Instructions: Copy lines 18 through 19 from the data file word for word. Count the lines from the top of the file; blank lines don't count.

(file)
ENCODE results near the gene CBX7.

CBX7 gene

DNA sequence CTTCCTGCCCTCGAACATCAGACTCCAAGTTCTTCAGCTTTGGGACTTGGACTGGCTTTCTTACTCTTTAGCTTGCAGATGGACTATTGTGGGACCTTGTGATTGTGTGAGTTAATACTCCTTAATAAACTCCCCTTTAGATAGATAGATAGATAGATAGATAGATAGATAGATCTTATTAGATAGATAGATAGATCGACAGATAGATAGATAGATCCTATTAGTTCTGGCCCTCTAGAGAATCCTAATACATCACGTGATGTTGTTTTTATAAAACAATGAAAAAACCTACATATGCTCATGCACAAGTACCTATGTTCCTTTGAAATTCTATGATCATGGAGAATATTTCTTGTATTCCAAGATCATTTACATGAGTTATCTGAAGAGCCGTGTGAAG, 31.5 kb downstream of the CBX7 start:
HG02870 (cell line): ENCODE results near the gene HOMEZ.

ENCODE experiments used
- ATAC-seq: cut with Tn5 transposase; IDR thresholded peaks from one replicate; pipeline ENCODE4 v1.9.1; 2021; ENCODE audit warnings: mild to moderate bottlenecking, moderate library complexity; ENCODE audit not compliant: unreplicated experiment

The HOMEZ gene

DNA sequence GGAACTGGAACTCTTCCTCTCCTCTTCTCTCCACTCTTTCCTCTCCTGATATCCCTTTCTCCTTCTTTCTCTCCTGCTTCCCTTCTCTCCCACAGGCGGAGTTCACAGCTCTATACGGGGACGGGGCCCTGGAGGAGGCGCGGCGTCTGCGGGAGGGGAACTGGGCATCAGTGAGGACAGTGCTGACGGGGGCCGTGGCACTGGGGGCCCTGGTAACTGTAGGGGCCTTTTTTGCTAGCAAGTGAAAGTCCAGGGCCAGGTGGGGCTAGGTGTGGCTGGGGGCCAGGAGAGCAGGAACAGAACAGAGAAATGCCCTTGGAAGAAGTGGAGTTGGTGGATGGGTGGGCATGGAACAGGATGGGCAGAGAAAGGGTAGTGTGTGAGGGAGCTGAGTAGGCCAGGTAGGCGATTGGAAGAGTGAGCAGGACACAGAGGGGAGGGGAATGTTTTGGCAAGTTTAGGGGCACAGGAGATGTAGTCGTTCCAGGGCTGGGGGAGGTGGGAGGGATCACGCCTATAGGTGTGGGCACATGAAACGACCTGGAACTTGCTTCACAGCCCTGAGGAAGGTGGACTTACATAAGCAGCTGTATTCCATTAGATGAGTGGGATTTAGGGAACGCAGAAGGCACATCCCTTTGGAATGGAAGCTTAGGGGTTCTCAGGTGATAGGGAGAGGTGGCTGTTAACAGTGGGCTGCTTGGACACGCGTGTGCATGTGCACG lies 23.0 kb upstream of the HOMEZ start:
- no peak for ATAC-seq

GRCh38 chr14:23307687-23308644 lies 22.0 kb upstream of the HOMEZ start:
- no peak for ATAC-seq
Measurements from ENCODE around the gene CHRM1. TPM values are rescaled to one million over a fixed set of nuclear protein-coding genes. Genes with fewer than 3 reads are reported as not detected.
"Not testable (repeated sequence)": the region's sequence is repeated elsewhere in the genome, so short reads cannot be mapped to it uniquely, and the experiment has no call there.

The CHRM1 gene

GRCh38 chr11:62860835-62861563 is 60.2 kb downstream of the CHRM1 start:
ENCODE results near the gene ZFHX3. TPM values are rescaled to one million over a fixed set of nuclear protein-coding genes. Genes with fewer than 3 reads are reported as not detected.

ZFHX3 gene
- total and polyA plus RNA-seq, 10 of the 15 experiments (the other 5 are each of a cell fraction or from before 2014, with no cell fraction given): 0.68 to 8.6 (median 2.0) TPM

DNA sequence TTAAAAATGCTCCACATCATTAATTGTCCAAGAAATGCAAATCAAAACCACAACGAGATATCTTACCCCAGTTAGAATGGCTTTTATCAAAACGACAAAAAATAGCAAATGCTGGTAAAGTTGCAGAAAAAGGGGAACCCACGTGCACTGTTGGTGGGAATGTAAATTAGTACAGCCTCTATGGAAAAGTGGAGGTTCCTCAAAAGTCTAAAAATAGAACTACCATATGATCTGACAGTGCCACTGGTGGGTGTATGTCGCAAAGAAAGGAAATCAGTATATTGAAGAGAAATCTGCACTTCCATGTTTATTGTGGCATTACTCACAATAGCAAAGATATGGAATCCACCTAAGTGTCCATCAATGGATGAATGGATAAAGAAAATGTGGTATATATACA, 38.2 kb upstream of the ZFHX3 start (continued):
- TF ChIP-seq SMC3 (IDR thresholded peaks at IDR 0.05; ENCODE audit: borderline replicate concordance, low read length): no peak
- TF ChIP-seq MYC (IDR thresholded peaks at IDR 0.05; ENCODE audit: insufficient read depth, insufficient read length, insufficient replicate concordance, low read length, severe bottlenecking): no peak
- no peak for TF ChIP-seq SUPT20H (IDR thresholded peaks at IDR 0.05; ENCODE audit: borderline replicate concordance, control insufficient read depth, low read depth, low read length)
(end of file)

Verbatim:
- total and polyA plus RNA-seq, 10 of the 15 experiments (the other 5 are each of a cell fraction or from before 2014, with no cell fraction given): 0.68 to 8.6 (median 2.0) TPM

DNA sequence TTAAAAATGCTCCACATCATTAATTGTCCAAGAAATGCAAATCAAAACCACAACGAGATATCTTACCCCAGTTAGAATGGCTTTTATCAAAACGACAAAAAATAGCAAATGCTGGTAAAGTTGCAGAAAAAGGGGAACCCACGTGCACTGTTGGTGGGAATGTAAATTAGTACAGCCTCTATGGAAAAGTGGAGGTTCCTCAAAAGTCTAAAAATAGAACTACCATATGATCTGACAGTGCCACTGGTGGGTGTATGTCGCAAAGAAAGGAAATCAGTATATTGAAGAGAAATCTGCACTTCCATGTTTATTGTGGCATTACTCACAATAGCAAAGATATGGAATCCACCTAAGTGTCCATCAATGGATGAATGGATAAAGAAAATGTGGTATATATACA, 38.2 kb upstream of the ZFHX3 start (continued):